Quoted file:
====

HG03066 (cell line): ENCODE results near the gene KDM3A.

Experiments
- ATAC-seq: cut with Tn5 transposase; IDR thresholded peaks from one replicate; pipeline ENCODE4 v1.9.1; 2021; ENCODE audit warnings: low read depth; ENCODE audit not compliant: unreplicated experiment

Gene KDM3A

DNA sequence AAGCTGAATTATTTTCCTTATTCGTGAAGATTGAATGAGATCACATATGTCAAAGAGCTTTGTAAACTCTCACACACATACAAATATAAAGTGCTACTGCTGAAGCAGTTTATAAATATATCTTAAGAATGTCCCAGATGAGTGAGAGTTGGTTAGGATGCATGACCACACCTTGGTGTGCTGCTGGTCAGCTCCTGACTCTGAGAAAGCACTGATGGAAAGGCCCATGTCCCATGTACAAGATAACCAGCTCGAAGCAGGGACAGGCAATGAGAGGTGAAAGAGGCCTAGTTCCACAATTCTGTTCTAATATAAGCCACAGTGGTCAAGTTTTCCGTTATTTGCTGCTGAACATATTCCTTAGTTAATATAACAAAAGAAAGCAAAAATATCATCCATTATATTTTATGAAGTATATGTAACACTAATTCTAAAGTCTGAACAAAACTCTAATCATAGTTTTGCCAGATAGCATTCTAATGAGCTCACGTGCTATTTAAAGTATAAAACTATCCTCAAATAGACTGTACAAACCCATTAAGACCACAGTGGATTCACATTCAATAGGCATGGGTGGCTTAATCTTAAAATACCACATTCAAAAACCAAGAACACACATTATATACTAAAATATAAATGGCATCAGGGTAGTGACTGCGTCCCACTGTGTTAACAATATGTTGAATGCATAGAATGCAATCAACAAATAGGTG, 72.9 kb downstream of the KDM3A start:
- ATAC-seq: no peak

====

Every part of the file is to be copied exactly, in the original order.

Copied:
HG03066 (cell line): ENCODE results near the gene KDM3A.

Experiments
- ATAC-seq: cut with Tn5 transposase; IDR thresholded peaks from one replicate; pipeline ENCODE4 v1.9.1; 2021; ENCODE audit warnings: low read depth; ENCODE audit not compliant: unreplicated experiment

Gene KDM3A

DNA sequence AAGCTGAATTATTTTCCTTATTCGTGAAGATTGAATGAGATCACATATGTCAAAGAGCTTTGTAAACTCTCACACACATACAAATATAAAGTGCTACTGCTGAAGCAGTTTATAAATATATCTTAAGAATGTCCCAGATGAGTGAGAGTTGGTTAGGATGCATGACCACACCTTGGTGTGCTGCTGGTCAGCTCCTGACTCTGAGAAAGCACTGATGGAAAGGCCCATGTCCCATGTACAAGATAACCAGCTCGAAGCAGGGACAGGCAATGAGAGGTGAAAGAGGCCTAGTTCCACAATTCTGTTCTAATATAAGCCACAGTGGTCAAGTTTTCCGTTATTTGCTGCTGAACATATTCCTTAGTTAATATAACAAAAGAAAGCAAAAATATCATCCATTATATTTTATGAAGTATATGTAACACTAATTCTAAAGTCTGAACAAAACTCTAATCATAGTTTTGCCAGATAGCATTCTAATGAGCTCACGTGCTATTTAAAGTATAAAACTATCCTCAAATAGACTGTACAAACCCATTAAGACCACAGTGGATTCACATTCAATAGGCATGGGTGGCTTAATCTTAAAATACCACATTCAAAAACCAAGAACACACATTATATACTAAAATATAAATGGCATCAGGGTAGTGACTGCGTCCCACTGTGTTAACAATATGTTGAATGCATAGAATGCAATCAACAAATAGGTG, 72.9 kb downstream of the KDM3A start:
- ATAC-seq: no peak